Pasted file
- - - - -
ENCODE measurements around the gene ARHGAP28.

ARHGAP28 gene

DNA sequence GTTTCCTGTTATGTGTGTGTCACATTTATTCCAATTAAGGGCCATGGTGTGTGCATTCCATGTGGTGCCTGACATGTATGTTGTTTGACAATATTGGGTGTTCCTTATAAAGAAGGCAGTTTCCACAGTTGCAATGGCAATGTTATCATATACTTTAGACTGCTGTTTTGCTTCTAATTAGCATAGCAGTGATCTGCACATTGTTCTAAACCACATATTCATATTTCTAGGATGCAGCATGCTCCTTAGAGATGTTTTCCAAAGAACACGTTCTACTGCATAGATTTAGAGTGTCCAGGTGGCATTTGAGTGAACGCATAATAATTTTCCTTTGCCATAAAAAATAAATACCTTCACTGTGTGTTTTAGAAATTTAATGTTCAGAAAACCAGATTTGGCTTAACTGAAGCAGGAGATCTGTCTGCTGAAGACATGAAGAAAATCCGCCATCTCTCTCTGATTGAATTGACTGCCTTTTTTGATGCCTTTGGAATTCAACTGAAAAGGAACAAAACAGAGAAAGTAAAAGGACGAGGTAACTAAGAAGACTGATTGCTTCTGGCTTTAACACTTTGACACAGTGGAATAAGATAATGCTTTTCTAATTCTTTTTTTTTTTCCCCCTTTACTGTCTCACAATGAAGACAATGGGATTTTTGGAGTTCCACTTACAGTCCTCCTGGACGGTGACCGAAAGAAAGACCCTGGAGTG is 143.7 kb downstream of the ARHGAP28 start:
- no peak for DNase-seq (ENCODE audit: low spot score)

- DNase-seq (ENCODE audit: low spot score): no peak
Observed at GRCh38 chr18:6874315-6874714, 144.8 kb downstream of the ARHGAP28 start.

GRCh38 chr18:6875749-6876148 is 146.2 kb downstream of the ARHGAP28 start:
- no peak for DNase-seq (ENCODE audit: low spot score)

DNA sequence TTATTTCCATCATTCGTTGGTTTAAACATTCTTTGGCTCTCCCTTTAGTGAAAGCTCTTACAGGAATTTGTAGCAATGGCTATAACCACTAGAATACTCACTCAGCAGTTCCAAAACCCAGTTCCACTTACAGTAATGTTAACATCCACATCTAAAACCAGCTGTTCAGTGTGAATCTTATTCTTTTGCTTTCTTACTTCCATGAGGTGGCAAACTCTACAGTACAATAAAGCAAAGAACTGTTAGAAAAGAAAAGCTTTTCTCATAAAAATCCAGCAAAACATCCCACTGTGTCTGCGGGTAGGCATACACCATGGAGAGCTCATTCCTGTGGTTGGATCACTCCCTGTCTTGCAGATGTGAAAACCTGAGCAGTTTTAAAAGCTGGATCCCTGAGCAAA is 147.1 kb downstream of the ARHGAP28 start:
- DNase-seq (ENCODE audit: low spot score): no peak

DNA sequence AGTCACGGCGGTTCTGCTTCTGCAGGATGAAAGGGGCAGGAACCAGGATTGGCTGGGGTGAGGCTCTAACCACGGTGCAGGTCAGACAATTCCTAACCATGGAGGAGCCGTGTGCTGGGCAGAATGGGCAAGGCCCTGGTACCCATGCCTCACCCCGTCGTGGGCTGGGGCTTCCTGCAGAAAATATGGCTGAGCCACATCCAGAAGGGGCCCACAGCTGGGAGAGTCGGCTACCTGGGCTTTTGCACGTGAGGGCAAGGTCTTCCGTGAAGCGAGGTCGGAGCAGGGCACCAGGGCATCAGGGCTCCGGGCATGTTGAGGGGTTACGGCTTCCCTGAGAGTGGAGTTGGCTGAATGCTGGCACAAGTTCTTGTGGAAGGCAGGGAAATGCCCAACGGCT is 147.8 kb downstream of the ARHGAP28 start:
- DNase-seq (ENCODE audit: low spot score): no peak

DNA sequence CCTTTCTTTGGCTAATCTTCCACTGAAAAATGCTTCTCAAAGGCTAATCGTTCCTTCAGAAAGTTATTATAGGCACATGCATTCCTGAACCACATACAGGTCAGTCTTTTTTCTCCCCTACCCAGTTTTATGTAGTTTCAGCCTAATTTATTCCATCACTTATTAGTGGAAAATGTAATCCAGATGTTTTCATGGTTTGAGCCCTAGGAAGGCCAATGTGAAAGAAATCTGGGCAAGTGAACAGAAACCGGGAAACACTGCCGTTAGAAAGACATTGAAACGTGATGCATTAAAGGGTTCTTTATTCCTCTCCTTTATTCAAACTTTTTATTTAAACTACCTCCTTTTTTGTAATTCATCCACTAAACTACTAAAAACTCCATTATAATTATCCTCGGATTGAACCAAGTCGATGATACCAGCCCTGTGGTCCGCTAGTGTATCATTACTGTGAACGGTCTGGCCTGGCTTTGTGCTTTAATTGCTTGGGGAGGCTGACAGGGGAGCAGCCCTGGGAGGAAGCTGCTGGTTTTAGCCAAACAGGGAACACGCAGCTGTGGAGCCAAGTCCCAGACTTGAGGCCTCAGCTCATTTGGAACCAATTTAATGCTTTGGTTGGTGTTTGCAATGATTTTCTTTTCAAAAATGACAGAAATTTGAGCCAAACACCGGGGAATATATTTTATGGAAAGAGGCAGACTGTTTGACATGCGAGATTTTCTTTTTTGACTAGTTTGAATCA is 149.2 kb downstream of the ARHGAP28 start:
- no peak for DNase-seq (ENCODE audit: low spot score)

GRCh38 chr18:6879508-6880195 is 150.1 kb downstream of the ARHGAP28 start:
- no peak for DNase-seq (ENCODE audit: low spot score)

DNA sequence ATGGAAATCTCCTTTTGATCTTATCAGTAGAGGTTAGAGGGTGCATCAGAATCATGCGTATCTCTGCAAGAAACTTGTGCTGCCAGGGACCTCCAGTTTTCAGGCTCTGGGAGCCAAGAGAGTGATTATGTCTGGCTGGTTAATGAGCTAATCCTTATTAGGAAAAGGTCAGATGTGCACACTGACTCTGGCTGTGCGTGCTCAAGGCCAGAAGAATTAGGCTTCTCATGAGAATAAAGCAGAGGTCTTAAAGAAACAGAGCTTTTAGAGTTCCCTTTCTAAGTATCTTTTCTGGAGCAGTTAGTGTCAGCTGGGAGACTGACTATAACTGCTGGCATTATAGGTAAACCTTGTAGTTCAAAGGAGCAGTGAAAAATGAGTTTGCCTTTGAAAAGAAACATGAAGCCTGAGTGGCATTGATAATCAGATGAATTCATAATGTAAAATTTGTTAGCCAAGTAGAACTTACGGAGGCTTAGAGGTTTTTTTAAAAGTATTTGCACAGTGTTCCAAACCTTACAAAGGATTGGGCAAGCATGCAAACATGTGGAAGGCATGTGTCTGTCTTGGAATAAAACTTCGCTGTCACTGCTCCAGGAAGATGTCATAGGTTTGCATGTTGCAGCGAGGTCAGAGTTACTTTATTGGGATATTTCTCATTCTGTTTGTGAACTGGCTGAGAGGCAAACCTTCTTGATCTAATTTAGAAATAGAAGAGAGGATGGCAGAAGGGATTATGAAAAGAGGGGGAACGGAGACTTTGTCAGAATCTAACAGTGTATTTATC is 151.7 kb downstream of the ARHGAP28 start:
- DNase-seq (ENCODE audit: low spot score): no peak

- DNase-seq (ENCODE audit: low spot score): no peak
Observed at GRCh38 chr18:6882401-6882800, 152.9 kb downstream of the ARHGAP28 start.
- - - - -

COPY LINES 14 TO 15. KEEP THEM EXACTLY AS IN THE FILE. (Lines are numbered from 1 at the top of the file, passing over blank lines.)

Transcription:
- no peak for DNase-seq (ENCODE audit: low spot score)

GRCh38 chr18:6879508-6880195 is 150.1 kb downstream of the ARHGAP28 start: